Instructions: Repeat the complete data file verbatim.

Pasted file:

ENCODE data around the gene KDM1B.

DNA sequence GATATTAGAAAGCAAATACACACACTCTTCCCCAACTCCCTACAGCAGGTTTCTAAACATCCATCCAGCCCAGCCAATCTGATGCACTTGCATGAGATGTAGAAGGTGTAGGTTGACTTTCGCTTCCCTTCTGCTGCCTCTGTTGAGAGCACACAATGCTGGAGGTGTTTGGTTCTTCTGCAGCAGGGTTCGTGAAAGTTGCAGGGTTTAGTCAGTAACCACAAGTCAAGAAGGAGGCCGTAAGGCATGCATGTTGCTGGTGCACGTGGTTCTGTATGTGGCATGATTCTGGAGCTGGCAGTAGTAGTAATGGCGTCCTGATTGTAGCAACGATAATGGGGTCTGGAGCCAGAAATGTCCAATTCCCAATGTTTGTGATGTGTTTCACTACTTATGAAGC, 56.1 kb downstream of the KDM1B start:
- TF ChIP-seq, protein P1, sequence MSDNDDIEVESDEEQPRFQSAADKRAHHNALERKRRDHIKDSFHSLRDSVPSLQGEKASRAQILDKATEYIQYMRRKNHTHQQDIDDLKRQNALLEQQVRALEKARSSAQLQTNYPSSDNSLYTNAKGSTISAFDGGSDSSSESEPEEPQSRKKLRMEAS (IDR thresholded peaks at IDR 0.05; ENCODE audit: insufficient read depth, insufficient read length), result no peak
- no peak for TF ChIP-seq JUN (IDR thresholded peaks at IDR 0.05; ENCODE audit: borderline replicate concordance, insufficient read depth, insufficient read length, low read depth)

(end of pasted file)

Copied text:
ENCODE data around the gene KDM1B.

DNA sequence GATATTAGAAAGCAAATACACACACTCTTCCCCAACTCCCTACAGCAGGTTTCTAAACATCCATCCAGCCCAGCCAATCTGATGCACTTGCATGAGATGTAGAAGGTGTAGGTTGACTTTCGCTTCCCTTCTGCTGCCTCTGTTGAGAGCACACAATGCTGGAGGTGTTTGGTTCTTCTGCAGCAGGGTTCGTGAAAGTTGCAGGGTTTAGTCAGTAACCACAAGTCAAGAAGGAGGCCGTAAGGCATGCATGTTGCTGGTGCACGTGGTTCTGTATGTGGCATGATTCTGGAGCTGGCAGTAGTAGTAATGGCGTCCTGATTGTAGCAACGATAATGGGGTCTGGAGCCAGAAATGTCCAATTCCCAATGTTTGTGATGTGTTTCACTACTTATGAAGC, 56.1 kb downstream of the KDM1B start:
- TF ChIP-seq, protein P1, sequence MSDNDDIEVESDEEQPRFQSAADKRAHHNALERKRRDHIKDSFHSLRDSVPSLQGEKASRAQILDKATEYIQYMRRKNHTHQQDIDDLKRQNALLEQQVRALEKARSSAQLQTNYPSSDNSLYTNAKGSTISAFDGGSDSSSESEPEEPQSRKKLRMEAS (IDR thresholded peaks at IDR 0.05; ENCODE audit: insufficient read depth, insufficient read length), result no peak
- no peak for TF ChIP-seq JUN (IDR thresholded peaks at IDR 0.05; ENCODE audit: borderline replicate concordance, insufficient read depth, insufficient read length, low read depth)